Tuesday, August 4, 2009

New York Metropolitan Transport Authority vs Recipient

So, one day we were having a Loftstel picnic. Loftstel spends money on ensuring its guests have a fun time, which I approve of. To get to the High Line Park, we had to take the subway. My Metrocard had run out, so I went to buy another one. The machine wasn't taking cash, and my ATM card didn't work because the bank had frozen it (lovely to see that they take financial regulation seriously in the US). Everyone else from the group apart from two girls had gone through the turnstile at this point, so I asked one of them if we could both slip through on her card. So we did.

We were strolling along across the station when Girl No.2 observes "Isn't it nice that there are policemen here to keep the place safe?" Erk. He calls us over - takes names, addresses, passport details. As this is going on, the other Loftstel people come back. One of the guys disregards my Eyes of Death at him and attempts to strike up a rapport with Mr Policeman Sir. This goes reasonably well for him and he points out to me that, if nothing else, I'll get to tell people at home about the time the police beat me up and handcuffed me in the subway. He then suggests that the policeman handcuff us. This wasn't an idea I found immediately attractive, but when the policeman caved and handed me the cuffs, I couldn't say no. So I stuck one wrist-catcher thing on the girl and one on me and the Loftstel people took photos that are languishing in a dusty corner of someone's hard drive right now but will no doubt resurface if any one of me, the cop or the girl ever does anything with their life. I was quite surprised that he gave us the cuffs; he could have got in Big Heap Trouble for that. But basically a fun time was had by all.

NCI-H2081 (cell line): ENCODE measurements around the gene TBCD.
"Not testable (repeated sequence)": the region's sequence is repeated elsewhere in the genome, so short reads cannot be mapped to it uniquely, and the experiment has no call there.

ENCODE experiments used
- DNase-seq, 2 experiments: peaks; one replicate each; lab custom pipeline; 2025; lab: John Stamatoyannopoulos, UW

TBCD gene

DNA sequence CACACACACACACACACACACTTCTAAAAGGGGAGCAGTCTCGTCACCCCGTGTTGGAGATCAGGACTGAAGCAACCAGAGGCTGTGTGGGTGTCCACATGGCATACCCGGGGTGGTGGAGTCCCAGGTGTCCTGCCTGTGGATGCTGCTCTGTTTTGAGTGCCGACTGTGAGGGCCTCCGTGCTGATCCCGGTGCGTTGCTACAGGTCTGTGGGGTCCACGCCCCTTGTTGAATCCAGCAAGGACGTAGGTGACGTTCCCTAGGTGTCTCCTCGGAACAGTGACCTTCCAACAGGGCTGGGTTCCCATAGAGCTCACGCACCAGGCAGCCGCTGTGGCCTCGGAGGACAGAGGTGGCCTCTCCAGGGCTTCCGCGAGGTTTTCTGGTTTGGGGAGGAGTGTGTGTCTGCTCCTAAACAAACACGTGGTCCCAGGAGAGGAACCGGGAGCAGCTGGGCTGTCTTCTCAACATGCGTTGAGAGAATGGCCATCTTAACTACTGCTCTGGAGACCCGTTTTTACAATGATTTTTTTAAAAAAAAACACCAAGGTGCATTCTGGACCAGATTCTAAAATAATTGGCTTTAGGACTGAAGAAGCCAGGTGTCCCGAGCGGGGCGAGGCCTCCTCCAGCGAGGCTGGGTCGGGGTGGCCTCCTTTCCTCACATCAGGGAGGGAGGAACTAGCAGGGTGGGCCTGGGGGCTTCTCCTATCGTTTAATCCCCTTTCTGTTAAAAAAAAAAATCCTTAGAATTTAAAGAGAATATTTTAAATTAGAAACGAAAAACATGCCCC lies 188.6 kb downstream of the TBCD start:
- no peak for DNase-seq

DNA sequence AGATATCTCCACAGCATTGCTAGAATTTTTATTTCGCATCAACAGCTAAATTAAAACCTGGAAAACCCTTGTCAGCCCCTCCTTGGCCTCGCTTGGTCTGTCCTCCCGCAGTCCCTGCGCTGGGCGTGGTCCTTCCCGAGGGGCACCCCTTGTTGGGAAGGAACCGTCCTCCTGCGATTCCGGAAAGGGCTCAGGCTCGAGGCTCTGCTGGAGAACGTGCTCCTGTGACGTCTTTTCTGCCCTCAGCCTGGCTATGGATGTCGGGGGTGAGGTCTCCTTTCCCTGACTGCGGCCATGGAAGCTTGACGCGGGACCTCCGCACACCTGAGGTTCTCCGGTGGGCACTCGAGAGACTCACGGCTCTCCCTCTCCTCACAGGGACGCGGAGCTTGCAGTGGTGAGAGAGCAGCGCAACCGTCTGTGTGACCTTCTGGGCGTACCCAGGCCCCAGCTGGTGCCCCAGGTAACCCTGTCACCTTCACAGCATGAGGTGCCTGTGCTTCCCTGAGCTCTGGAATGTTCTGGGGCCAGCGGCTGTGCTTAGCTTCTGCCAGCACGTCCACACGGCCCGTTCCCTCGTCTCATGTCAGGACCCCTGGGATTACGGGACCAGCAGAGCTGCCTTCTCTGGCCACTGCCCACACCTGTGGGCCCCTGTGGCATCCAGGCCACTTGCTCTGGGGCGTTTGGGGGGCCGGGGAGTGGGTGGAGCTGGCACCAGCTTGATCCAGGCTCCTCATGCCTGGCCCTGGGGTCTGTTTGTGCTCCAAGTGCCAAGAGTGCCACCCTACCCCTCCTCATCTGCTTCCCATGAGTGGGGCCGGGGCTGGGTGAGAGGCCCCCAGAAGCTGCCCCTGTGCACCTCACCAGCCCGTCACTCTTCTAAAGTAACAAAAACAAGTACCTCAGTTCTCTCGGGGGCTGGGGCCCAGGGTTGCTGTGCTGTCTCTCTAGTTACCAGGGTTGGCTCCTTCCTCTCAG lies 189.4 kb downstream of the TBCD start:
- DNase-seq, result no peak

On the other hand, I did end up with a $100 fine for me and another for her, which adds up to, lemme think, $200?

I have come to the conclusion that not paying on the New York subway system is A Bad Idea. I think this because in my estimation, it has an expected cost greater than that of paying the fare. If, for example you took 100 rides, I guess you'd come across a policeman 10 times (it feels that I see them about 10% of the time). If you always avoid paying, that would cost 10*$100=$1000. However, if you just paid every time, it'd cost 100*$2.25= $225. This contrasts to the LUAS, where the fine is e45 (American keyboard, no euro sign, eww), the fare is e1.90 and they check tickets - I'd guess - about 1 ride in 50. So that's 2*e45=e90 for never paying, and 100*e1.90=e190 for always paying. So if you don't put a value on avoiding the embarrassment of getting caught, or "honour" or "morality", it's rational never to pay on the LUAS. To fix this problem, Veolia (the people who run the LUAS) need to either a) Increase detection, b) Increase the fine or c) Reduce the fare. Or, I suppose, d) Instil a greater sense of morality in the Irish public.

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